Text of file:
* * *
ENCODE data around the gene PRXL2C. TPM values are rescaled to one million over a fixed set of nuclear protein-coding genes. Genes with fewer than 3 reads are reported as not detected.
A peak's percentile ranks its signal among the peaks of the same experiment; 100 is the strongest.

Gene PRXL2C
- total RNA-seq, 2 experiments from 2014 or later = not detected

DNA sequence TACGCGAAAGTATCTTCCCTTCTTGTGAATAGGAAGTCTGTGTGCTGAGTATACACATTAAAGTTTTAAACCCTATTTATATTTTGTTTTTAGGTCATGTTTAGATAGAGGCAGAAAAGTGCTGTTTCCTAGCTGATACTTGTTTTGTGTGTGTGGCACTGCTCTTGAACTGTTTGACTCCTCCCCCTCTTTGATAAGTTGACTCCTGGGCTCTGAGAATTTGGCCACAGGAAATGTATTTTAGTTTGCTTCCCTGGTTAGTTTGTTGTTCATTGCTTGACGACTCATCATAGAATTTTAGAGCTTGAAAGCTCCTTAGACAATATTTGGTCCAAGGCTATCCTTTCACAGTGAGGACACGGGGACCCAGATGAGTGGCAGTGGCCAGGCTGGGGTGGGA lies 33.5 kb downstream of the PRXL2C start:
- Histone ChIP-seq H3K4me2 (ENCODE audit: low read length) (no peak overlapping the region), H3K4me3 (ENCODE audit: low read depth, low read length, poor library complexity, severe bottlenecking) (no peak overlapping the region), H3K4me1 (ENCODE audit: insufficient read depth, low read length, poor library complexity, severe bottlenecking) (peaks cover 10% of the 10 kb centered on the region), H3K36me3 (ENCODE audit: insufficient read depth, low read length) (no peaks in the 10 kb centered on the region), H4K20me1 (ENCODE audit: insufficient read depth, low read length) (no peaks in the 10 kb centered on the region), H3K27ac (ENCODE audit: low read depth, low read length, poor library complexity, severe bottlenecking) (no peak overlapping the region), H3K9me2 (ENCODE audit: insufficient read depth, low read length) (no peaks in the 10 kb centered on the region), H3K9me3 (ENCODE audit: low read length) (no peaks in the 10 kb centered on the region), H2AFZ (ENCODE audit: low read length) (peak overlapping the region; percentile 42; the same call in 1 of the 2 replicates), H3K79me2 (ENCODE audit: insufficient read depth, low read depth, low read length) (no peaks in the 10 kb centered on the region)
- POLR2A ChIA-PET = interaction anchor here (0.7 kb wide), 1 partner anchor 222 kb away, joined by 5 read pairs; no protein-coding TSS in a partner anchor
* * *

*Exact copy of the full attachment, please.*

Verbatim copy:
ENCODE data around the gene PRXL2C. TPM values are rescaled to one million over a fixed set of nuclear protein-coding genes. Genes with fewer than 3 reads are reported as not detected.
A peak's percentile ranks its signal among the peaks of the same experiment; 100 is the strongest.

Gene PRXL2C
- total RNA-seq, 2 experiments from 2014 or later = not detected

DNA sequence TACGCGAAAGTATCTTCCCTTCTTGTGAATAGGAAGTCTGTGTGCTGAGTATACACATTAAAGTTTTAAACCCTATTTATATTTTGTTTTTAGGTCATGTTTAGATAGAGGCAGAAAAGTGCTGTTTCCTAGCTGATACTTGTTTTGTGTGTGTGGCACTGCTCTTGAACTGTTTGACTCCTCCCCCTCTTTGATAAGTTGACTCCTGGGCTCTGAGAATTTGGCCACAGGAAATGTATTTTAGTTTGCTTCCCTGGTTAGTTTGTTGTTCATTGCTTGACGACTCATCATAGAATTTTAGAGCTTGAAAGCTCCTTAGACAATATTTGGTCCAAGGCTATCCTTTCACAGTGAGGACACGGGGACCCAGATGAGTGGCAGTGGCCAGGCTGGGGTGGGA lies 33.5 kb downstream of the PRXL2C start:
- Histone ChIP-seq H3K4me2 (ENCODE audit: low read length) (no peak overlapping the region), H3K4me3 (ENCODE audit: low read depth, low read length, poor library complexity, severe bottlenecking) (no peak overlapping the region), H3K4me1 (ENCODE audit: insufficient read depth, low read length, poor library complexity, severe bottlenecking) (peaks cover 10% of the 10 kb centered on the region), H3K36me3 (ENCODE audit: insufficient read depth, low read length) (no peaks in the 10 kb centered on the region), H4K20me1 (ENCODE audit: insufficient read depth, low read length) (no peaks in the 10 kb centered on the region), H3K27ac (ENCODE audit: low read depth, low read length, poor library complexity, severe bottlenecking) (no peak overlapping the region), H3K9me2 (ENCODE audit: insufficient read depth, low read length) (no peaks in the 10 kb centered on the region), H3K9me3 (ENCODE audit: low read length) (no peaks in the 10 kb centered on the region), H2AFZ (ENCODE audit: low read length) (peak overlapping the region; percentile 42; the same call in 1 of the 2 replicates), H3K79me2 (ENCODE audit: insufficient read depth, low read depth, low read length) (no peaks in the 10 kb centered on the region)
- POLR2A ChIA-PET = interaction anchor here (0.7 kb wide), 1 partner anchor 222 kb away, joined by 5 read pairs; no protein-coding TSS in a partner anchor